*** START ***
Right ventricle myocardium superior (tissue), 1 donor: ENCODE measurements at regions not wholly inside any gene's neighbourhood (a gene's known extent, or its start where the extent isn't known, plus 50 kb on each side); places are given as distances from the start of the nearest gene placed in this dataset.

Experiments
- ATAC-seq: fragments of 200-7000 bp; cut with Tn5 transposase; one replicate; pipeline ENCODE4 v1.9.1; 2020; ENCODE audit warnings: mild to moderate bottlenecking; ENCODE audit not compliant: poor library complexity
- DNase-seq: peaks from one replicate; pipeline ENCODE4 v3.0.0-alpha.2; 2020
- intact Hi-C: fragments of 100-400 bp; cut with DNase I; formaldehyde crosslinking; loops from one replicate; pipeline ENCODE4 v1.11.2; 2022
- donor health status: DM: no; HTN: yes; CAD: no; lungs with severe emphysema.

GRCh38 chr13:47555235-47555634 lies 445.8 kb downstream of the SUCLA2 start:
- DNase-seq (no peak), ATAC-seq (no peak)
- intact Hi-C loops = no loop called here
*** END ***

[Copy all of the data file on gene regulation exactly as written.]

Right ventricle myocardium superior (tissue), 1 donor: ENCODE measurements at regions not wholly inside any gene's neighbourhood (a gene's known extent, or its start where the extent isn't known, plus 50 kb on each side); places are given as distances from the start of the nearest gene placed in this dataset.

Experiments
- ATAC-seq: fragments of 200-7000 bp; cut with Tn5 transposase; one replicate; pipeline ENCODE4 v1.9.1; 2020; ENCODE audit warnings: mild to moderate bottlenecking; ENCODE audit not compliant: poor library complexity
- DNase-seq: peaks from one replicate; pipeline ENCODE4 v3.0.0-alpha.2; 2020
- intact Hi-C: fragments of 100-400 bp; cut with DNase I; formaldehyde crosslinking; loops from one replicate; pipeline ENCODE4 v1.11.2; 2022
- donor health status: DM: no; HTN: yes; CAD: no; lungs with severe emphysema.

GRCh38 chr13:47555235-47555634 lies 445.8 kb downstream of the SUCLA2 start:
- DNase-seq (no peak), ATAC-seq (no peak)
- intact Hi-C loops = no loop called here